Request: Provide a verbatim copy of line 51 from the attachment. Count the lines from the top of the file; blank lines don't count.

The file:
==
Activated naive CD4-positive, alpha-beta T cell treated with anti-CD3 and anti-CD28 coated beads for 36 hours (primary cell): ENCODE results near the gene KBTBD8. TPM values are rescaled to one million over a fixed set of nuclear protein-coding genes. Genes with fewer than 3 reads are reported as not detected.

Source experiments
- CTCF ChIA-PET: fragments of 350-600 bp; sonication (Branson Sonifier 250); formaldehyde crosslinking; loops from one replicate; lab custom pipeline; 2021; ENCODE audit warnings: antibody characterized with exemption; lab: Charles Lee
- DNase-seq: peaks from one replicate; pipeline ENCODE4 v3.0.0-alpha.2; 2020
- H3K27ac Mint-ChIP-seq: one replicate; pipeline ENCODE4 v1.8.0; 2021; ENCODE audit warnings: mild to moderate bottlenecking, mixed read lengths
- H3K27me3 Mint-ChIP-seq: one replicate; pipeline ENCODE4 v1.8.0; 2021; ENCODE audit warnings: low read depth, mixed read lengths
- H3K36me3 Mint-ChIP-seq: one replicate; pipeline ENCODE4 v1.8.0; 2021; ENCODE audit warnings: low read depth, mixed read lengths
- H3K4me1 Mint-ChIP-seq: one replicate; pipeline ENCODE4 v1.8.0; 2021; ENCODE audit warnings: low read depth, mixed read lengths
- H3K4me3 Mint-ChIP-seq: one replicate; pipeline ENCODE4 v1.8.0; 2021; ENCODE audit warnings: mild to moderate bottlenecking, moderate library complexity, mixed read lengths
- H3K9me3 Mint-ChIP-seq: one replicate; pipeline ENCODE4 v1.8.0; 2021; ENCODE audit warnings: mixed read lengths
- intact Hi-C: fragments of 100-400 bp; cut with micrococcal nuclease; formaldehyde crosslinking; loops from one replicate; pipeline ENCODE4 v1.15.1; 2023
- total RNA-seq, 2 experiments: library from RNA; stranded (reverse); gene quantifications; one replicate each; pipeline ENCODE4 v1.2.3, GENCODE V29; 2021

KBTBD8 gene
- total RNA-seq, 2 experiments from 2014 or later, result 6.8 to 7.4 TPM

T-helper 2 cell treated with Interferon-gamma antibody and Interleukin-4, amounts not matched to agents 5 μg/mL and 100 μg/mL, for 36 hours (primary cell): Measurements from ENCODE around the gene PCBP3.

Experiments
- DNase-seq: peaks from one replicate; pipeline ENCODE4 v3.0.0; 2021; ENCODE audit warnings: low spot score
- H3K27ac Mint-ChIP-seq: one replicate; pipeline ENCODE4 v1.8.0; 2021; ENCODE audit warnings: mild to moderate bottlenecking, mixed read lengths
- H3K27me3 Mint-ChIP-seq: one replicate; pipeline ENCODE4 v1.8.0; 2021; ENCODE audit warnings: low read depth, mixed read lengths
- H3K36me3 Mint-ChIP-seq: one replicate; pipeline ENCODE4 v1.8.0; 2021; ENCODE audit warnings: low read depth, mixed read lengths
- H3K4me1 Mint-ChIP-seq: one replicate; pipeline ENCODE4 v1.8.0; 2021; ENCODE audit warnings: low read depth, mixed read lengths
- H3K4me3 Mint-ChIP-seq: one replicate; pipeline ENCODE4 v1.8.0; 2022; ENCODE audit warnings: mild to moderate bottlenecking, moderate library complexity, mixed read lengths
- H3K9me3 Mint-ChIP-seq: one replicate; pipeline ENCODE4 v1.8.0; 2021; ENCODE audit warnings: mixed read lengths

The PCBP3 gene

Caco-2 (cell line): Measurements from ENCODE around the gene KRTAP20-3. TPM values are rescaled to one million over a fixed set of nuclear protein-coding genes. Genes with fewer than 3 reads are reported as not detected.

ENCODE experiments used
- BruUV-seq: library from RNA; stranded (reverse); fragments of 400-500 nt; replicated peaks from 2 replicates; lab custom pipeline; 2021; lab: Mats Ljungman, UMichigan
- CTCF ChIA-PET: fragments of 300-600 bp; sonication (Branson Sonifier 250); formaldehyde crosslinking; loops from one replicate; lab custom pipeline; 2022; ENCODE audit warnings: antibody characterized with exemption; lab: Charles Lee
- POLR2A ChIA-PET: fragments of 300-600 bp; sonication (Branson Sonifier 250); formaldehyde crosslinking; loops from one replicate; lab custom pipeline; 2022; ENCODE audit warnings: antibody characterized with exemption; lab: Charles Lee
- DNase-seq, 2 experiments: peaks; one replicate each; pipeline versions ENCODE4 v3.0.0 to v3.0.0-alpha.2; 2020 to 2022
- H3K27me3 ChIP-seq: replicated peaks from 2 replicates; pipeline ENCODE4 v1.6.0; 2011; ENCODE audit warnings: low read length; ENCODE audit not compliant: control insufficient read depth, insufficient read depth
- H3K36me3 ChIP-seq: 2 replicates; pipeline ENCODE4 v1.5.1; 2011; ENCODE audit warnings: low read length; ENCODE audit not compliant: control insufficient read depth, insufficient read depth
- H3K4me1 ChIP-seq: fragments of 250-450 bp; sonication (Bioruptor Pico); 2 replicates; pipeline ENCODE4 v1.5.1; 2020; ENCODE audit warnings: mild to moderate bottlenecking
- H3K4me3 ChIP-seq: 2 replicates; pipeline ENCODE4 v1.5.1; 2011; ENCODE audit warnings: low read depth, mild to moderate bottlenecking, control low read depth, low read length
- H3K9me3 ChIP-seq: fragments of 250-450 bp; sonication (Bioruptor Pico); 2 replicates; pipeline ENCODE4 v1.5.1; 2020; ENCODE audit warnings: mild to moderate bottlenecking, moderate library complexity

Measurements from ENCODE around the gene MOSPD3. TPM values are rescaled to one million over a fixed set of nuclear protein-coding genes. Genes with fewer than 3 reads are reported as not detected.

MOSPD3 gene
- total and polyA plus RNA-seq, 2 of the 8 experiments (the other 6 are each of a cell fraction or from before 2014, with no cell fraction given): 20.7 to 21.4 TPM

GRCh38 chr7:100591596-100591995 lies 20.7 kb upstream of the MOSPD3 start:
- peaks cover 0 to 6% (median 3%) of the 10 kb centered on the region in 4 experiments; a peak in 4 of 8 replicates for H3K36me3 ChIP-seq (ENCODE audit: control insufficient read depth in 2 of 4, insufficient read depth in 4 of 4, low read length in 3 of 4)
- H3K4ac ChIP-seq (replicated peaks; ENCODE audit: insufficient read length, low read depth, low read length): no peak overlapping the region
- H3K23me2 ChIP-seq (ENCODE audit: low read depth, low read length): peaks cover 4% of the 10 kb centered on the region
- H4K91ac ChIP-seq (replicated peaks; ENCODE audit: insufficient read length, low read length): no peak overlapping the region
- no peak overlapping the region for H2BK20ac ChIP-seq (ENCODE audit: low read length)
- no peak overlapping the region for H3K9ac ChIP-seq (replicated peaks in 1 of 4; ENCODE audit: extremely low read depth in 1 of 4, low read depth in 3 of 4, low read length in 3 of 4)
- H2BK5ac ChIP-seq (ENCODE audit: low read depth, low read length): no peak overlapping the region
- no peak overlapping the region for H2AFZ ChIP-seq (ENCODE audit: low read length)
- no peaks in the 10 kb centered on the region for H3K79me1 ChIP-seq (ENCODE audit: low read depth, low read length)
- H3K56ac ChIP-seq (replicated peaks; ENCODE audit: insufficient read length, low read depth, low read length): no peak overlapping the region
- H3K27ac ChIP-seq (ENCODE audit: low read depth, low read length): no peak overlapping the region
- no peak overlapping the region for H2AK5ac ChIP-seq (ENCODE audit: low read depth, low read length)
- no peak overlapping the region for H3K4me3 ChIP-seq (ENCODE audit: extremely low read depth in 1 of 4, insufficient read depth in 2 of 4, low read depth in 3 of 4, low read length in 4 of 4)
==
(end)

- no peak overlapping the region for H2AK5ac ChIP-seq (ENCODE audit: low read depth, low read length)